The top end of MLB’s free agent market hasn’t been moving quickly, but enough time has passed that we can clearly see what most clubs are prioritizing in advance of Opening Day. Based on their moves so far this winter, the Colorado Rockies certainly fall into that bucket.
News broke on Friday morning that Colorado agreed to a three-year, $52 million deal with closer Wade Davis (with an option for a fourth year), awarding him the highest per-year salary ever for a relief pitcher. With Greg Holland declining his player option and declaring for free agency, this was an obvious need for the Rockies, but it’s just the latest in a string of moves to bolster their bullpen.
Prior to this agreement, Colorado re-signed Jake McGee, along with bringing Bryan Shaw aboard (both to three-year deals). So, they’ve not only committed over $100 million to three bullpen pieces this winter, but they’ve also put together an awfully expensive relief corps.
We know how hard it is for the Rockies to develop and/or find (and then retain) productive pitchers while playing at Coors Field, but what’s the deal with such a huge investment specifically in the bullpen?
Success of the Bullpen in 2017
Colorado followed up their surprise run to the 2007 World Series with another postseason appearance in 2009, but it’s been tough since then. Heading into this past season, the only winning record they posted was an 83-79 performance in 2010.
Their recent 87-75 campaign earned them a spot in the NL Wild Card play-in game, and although we can usually assume that their offense carried them to that point, it was the opposite this time around.
The Rockies’ pitching staff posted a cumulative 18.2 fWAR in 2017, which was the eighth-best mark in baseball. The starting rotation did perform quite well — their 11.8 fWAR was one of the league’s nine best — but it was the bullpen that did a ton of heavy lifting.
Colorado’s relievers posted a 6.4 fWAR, which was baseball’s sixth-best mark and second to only the Los Angeles Dodgers in the National League. Their 4.40 ERA was a little high, but a 3.89 SIERA tells us they performed better than traditional metrics give them credit for.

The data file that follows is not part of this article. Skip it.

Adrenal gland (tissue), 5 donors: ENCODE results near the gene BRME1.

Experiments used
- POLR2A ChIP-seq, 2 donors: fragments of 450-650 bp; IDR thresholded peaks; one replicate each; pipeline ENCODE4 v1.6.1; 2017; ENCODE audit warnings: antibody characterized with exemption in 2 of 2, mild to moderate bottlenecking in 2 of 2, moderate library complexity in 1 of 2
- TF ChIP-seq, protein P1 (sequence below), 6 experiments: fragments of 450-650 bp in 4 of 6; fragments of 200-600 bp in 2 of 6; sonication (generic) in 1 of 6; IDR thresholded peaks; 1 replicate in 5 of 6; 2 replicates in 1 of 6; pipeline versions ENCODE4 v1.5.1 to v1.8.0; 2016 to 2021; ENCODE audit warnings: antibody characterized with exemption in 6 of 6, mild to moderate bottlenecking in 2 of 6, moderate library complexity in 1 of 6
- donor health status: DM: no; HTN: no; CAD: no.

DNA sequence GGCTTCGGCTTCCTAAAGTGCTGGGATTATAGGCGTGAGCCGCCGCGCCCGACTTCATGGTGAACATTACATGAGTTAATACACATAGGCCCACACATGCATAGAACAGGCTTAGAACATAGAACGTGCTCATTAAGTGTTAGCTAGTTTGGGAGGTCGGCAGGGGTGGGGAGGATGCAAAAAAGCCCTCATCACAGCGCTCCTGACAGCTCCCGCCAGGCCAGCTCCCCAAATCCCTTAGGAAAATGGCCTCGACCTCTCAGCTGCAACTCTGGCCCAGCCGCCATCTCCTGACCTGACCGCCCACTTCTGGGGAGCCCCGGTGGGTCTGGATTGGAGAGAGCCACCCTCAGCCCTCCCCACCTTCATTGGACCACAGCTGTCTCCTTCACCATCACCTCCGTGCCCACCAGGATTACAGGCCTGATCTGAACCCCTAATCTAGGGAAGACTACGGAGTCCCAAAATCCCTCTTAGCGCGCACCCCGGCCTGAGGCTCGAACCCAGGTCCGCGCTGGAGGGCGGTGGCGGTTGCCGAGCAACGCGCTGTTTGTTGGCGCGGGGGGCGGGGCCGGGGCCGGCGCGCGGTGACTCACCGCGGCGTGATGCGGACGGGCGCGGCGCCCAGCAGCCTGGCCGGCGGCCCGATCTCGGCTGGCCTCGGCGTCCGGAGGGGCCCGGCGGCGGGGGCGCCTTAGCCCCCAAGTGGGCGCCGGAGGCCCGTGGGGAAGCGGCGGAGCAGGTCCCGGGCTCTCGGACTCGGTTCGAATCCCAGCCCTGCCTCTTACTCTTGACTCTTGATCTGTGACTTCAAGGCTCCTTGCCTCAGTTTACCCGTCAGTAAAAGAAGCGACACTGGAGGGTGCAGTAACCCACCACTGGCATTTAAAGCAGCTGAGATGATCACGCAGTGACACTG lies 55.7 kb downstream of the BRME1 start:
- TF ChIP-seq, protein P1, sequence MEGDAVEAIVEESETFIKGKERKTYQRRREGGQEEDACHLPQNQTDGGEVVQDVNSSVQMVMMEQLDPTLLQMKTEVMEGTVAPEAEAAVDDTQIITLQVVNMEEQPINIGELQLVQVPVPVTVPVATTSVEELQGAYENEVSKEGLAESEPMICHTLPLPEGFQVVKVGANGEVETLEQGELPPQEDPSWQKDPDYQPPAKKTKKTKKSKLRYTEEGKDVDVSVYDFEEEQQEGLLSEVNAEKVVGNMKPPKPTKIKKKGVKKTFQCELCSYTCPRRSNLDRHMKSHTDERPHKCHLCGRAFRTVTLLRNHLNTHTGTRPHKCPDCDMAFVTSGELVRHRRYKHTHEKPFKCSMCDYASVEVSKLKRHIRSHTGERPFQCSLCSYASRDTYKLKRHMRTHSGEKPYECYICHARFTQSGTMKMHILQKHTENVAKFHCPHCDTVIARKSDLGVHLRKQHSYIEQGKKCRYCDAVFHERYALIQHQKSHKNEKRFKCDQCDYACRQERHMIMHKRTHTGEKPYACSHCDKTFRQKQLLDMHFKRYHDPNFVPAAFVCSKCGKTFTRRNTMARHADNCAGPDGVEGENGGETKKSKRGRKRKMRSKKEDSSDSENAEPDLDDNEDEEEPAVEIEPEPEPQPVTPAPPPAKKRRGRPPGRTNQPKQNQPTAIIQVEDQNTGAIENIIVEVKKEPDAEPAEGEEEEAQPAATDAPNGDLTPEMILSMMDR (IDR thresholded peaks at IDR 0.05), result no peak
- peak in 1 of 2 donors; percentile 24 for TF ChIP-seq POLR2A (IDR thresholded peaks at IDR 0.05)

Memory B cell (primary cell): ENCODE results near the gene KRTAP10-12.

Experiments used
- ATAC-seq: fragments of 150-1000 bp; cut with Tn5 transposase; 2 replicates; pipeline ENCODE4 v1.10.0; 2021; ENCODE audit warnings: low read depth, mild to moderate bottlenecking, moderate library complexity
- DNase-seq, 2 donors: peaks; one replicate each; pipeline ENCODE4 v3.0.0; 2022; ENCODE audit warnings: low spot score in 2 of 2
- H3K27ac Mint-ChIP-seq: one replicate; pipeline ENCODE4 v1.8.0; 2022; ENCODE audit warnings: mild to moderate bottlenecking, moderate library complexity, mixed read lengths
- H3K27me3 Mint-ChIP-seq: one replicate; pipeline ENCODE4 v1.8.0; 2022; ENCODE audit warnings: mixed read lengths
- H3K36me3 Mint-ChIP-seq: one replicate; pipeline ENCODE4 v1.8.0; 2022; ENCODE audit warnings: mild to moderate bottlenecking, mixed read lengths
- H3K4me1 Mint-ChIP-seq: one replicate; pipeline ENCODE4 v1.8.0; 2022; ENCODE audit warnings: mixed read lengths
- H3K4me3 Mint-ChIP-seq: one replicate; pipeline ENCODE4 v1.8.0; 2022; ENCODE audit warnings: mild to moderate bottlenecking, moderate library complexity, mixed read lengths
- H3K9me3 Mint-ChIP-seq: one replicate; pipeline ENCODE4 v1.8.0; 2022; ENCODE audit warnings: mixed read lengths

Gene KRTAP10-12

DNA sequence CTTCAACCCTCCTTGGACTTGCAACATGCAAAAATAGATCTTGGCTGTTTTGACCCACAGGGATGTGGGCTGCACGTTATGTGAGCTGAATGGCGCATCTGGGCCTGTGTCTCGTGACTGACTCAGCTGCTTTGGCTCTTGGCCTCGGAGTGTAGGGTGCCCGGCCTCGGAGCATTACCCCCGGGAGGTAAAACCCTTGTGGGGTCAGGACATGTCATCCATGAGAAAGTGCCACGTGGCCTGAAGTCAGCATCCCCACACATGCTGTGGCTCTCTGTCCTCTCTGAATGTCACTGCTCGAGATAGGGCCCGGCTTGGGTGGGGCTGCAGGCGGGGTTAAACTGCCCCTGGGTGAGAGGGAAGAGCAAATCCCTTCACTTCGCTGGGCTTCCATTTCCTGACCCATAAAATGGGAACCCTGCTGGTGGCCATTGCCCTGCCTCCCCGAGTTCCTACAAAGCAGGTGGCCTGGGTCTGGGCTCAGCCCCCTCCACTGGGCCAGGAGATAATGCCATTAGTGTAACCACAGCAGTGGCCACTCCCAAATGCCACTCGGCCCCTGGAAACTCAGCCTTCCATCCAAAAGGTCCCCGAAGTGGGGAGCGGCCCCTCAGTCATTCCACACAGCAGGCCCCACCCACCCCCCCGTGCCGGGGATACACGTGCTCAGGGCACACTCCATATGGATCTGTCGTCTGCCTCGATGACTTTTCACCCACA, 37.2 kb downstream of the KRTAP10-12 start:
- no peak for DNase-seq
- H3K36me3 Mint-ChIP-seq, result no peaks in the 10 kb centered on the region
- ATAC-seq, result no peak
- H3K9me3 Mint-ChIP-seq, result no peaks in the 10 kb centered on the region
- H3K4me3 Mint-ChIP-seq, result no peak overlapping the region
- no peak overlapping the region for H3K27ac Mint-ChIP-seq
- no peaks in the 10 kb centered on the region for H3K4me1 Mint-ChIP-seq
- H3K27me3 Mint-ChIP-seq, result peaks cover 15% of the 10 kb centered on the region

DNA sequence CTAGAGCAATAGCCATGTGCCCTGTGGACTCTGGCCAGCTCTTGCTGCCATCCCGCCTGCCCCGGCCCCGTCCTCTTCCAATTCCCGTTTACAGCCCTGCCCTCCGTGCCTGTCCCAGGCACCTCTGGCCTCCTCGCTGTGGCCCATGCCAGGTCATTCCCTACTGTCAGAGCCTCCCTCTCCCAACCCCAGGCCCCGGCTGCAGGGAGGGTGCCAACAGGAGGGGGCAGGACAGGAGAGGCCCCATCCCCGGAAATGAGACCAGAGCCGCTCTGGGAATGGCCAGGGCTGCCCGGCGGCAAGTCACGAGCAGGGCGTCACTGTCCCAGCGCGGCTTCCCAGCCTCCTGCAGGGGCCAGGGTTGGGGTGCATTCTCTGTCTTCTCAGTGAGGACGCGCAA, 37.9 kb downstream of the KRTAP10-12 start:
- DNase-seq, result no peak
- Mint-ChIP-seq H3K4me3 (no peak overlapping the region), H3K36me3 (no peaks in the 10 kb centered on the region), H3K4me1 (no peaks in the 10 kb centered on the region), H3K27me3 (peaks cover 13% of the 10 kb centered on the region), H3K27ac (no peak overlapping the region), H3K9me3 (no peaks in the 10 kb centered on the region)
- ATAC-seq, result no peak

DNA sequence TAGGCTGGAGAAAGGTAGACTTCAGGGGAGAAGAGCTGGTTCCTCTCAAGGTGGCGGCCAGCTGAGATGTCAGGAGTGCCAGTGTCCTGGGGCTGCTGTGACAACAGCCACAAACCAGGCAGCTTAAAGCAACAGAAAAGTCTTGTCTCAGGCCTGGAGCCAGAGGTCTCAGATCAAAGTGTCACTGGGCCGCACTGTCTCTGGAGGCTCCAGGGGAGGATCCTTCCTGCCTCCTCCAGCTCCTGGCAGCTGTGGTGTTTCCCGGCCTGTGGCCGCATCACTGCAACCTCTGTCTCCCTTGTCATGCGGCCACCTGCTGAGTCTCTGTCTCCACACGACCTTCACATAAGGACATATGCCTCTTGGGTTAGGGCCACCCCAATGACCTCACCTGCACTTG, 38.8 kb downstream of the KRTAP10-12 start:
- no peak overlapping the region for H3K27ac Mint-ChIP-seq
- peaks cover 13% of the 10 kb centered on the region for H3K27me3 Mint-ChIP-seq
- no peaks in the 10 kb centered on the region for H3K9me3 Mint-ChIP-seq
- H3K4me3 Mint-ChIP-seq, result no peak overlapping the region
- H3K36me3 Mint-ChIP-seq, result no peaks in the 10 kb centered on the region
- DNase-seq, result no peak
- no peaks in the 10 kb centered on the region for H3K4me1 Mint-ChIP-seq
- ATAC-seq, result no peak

With Holland, McGee, and Pat Neshek all heading for free agency this winter, it was clear that the Rockies wanted to replenish this area of the roster after seeing how it impacted their overall success.
Depending on a Young Rotation in 2018
Today’s game puts more of an emphasis on bullpenning than ever before, so watching the Rockies invest so heavily there isn’t as shocking as it would’ve been five or 10 years ago. However, the composition of their rotation also called for these moves to happen.
As mentioned before, Colorado received solid contributions from their starting staff last year, but this group was littered with rookies. Of the seven hurlers with at least 15 starts, four of them were first-year big leaguers (German Marquez, Kyle Freeland, Jeff Hoffman, and Antonio Senzatela.
And outside of Senzatela (0.9 fWAR), all of them were worth at least 1.0 fWAR.
Jon Gray looks like the budding ace this staff needs. Colorado will also presumably get a full year out of Chad Bettis after he missed most of 2017 fighting cancer, but that’s about it. Tyler Chatwood hit free agency and is already a member of the Chicago Cubs, leaving Tyler Anderson as the only other pitcher with at least two big league seasons under his belt on this mostly young staff.
Time to Improve the Lineup
Addressing the bullpen was a clear priority for the Rockies, and they’ve done just about everything possible to keep that area of the roster an asset heading into 2018 and the immediate future.
These moves signal a win-now mentality after reaching the postseason for the first time this decade. To really make this winter a success and remain primed as a playoff contender, though, they now need to address their lineup issues.
The Rockies posted a team wRC+ of just 87 in 2017, which was one of the worst marks in baseball. Only the Pittsburgh Pirates, San Diego Padres, and San Francisco Giants posted a lower cumulative number in this department. That’s not good company to be in.
There’s an obvious need at first base with Mark Reynolds on the open market, and there are a few intriguing short-term options available outside of him — like Logan Morrison, Lucas Duda, and Mike Napoli. With Carlos Gonzalez finally reaching free agency (and being fresh off a horrible year in which he produced an 84 wRC+ and -0.2 fWAR), they potentially could also use another outfielder.
Then there’s Ian Desmond and Trevor Story, who both endured disappointing years of their own. Catcher was also a black hole with regard to offensive production (62 wRC+, .293 wOBA), making it hard to think that some combination of Chris Iannetta, Tony Wolters, and Tom Murphy will do the trick.
Colorado has done a great job of reloading their roster with hopes of making back-to-back postseason appearances for the first time in franchise history. When looking at how they’ve invested their money thus far, it only makes sense to keep going by now shifting their focus over to the offense.
About Matt Musico
Matt Musico currently manages Chin Music Baseball and contributes to The Sports Daily. His past work has been featured at FanDuel Insider, numberFire, Yahoo! Sports and Bleacher Report. He’s a lover of all baseball, especially the Mets.